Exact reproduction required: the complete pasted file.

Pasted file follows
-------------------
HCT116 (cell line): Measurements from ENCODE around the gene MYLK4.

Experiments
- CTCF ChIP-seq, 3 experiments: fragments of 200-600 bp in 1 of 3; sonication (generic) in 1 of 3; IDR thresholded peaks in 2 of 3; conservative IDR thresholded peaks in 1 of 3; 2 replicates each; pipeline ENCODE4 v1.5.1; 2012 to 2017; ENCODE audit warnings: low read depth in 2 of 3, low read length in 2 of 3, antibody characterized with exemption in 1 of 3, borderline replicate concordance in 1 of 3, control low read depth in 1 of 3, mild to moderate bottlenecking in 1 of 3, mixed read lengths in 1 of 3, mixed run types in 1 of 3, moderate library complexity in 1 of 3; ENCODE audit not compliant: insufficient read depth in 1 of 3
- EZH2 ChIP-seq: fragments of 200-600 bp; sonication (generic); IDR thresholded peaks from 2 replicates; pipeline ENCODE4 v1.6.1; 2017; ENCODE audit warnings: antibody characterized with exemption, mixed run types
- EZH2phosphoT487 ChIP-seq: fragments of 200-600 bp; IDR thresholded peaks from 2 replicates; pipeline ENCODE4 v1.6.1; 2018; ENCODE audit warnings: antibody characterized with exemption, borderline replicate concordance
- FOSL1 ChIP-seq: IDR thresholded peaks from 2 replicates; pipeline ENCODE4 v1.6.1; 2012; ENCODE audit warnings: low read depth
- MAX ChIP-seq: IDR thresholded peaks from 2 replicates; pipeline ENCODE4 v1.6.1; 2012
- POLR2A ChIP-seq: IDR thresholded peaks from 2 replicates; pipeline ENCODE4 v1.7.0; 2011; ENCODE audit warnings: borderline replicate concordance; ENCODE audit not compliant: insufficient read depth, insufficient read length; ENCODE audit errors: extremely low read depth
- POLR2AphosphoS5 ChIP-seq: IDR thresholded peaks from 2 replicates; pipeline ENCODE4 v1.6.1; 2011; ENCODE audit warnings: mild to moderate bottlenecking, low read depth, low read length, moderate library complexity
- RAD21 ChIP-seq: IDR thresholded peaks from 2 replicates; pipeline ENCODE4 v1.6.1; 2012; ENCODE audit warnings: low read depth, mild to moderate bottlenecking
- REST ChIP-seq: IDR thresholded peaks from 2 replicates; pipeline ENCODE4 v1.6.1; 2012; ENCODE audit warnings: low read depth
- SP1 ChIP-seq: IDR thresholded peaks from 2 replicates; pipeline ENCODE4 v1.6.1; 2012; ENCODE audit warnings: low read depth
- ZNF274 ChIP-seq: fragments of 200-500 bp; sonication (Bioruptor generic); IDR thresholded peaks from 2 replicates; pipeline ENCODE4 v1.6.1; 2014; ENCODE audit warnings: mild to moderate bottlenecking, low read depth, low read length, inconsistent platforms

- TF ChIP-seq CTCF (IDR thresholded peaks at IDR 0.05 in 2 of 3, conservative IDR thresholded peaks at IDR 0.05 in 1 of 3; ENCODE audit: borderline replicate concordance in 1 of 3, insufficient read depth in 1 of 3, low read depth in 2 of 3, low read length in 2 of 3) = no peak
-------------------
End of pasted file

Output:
HCT116 (cell line): Measurements from ENCODE around the gene MYLK4.

Experiments
- CTCF ChIP-seq, 3 experiments: fragments of 200-600 bp in 1 of 3; sonication (generic) in 1 of 3; IDR thresholded peaks in 2 of 3; conservative IDR thresholded peaks in 1 of 3; 2 replicates each; pipeline ENCODE4 v1.5.1; 2012 to 2017; ENCODE audit warnings: low read depth in 2 of 3, low read length in 2 of 3, antibody characterized with exemption in 1 of 3, borderline replicate concordance in 1 of 3, control low read depth in 1 of 3, mild to moderate bottlenecking in 1 of 3, mixed read lengths in 1 of 3, mixed run types in 1 of 3, moderate library complexity in 1 of 3; ENCODE audit not compliant: insufficient read depth in 1 of 3
- EZH2 ChIP-seq: fragments of 200-600 bp; sonication (generic); IDR thresholded peaks from 2 replicates; pipeline ENCODE4 v1.6.1; 2017; ENCODE audit warnings: antibody characterized with exemption, mixed run types
- EZH2phosphoT487 ChIP-seq: fragments of 200-600 bp; IDR thresholded peaks from 2 replicates; pipeline ENCODE4 v1.6.1; 2018; ENCODE audit warnings: antibody characterized with exemption, borderline replicate concordance
- FOSL1 ChIP-seq: IDR thresholded peaks from 2 replicates; pipeline ENCODE4 v1.6.1; 2012; ENCODE audit warnings: low read depth
- MAX ChIP-seq: IDR thresholded peaks from 2 replicates; pipeline ENCODE4 v1.6.1; 2012
- POLR2A ChIP-seq: IDR thresholded peaks from 2 replicates; pipeline ENCODE4 v1.7.0; 2011; ENCODE audit warnings: borderline replicate concordance; ENCODE audit not compliant: insufficient read depth, insufficient read length; ENCODE audit errors: extremely low read depth
- POLR2AphosphoS5 ChIP-seq: IDR thresholded peaks from 2 replicates; pipeline ENCODE4 v1.6.1; 2011; ENCODE audit warnings: mild to moderate bottlenecking, low read depth, low read length, moderate library complexity
- RAD21 ChIP-seq: IDR thresholded peaks from 2 replicates; pipeline ENCODE4 v1.6.1; 2012; ENCODE audit warnings: low read depth, mild to moderate bottlenecking
- REST ChIP-seq: IDR thresholded peaks from 2 replicates; pipeline ENCODE4 v1.6.1; 2012; ENCODE audit warnings: low read depth
- SP1 ChIP-seq: IDR thresholded peaks from 2 replicates; pipeline ENCODE4 v1.6.1; 2012; ENCODE audit warnings: low read depth
- ZNF274 ChIP-seq: fragments of 200-500 bp; sonication (Bioruptor generic); IDR thresholded peaks from 2 replicates; pipeline ENCODE4 v1.6.1; 2014; ENCODE audit warnings: mild to moderate bottlenecking, low read depth, low read length, inconsistent platforms

- TF ChIP-seq CTCF (IDR thresholded peaks at IDR 0.05 in 2 of 3, conservative IDR thresholded peaks at IDR 0.05 in 1 of 3; ENCODE audit: borderline replicate concordance in 1 of 3, insufficient read depth in 1 of 3, low read depth in 2 of 3, low read length in 2 of 3) = no peak